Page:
BANGOR, Maine — Locally sold herbal products that reportedly provide a marijuana-like high have been banned by the U.S. Drug Enforcement Administration effective at the end of this week. According to the Federal Register, the ban is “necessary to avoid an imminent hazard to the public safety.”
Known as Spice, K2, “fake pot,” synthetic marijuana and by a host of other names, the products typically are marketed as incense or potpourri and sell for $30 to $40 a gram, or about twice the street value of marijuana, according to Bangor police Lt. Tom Reagan. Reagan is among numerous law enforcement and medical professionals in Maine and the United States who have expressed concern about the products — which have a number of potentially serious side effects — and applaud the ban.
The products are made from plant material spiked with synthetic cannabinoids, the active ingredient in marijuana. Spice and several variations of the product have been widely available at tobacco and smoke shops, head shops and convenience stores, including some in Bangor.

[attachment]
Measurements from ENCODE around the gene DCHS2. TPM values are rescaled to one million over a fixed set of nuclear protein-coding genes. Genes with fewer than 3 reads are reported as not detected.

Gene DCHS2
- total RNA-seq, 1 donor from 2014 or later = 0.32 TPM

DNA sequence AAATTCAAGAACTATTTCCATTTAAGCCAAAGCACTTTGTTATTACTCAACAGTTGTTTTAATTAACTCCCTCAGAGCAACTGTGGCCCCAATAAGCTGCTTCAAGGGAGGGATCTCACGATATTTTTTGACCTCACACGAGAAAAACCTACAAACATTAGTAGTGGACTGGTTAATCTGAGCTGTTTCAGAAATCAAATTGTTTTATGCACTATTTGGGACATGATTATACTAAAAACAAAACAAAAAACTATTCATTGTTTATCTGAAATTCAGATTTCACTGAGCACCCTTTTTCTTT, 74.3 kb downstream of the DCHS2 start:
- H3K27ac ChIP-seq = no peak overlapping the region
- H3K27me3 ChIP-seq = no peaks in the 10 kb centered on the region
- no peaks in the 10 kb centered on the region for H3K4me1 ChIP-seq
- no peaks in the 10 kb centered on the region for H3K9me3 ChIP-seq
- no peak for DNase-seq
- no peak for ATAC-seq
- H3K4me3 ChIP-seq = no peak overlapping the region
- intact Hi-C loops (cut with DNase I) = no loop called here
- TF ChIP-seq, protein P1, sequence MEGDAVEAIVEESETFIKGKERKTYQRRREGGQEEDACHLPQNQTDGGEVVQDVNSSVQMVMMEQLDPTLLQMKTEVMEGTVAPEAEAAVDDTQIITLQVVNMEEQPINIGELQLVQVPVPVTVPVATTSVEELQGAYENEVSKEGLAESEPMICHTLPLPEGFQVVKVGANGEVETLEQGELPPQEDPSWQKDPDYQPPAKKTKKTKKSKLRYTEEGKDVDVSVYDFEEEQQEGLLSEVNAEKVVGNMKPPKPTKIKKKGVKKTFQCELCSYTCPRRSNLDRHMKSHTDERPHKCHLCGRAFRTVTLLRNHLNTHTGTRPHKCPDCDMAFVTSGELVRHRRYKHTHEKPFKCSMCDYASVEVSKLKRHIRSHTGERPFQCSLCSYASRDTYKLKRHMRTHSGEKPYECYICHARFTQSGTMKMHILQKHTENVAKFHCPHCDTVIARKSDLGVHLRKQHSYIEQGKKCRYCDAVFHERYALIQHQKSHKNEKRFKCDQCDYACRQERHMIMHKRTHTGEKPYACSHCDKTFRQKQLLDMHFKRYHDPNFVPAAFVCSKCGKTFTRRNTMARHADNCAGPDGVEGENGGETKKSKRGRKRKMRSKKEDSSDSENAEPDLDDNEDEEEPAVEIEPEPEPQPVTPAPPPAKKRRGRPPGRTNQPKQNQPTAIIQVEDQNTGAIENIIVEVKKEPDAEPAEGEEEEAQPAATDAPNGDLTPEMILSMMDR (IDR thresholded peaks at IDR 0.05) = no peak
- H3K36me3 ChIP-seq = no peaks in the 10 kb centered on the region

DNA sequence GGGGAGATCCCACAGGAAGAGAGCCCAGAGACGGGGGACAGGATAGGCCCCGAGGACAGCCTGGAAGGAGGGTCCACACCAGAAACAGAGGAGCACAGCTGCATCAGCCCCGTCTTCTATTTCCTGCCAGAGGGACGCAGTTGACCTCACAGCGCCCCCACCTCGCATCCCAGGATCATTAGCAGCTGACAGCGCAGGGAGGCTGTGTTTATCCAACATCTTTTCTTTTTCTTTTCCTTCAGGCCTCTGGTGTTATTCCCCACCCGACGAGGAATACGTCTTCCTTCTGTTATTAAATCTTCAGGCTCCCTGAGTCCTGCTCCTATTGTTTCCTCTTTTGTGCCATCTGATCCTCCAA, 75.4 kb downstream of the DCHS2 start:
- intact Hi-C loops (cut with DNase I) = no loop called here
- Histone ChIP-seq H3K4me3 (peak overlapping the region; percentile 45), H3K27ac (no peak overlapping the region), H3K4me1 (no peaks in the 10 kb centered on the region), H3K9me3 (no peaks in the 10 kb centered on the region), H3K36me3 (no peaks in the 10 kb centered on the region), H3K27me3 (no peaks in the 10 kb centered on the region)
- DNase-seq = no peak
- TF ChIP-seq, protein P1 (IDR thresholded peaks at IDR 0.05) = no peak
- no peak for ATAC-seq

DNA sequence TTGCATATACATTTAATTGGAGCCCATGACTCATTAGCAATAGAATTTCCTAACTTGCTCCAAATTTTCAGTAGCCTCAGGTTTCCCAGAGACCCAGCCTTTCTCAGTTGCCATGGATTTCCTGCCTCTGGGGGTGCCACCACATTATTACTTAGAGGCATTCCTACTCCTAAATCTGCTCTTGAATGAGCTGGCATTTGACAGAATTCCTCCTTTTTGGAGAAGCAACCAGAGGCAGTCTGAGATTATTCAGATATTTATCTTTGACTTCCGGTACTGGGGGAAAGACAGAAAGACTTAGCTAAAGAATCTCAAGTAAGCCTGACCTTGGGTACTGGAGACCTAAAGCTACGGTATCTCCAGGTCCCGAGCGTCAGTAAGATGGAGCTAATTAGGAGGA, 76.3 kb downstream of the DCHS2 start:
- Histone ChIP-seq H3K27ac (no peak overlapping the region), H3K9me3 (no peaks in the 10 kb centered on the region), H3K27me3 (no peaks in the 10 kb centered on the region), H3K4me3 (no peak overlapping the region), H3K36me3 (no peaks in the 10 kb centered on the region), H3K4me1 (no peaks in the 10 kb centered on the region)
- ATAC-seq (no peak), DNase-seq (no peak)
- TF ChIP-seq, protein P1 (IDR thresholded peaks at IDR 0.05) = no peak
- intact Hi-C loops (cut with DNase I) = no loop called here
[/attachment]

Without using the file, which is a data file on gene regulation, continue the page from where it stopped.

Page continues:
Usually smoked or mixed with food, the products have been especially popular with teens and young adults, as well as people who are subject to drug testing, because they don’t show up in commonly used drug tests, according to Reagan, a certified drug recognition expert instructor who also has worked as a detective.
Though the packages warn that the substances are not for human consumption, Reagan notes that they often are displayed alongside tobacco, pipes, rolling papers and other products designed for their consumption, which he noted in a recent interview is an “obvious contradiction.”
As of last month, 15 states had banned the chemicals.
Darrell Crandall, division commander for the Maine Drug Enforcement Agency, said the MDEA had been in talks with the state Attorney General’s Office about banning synthetic cannabinoids in Maine before the nationwide ban was announced. He said Spice and its variations were a topic of discussion at the fall meeting of the National Alliance of State Drug Enforcement Agencies.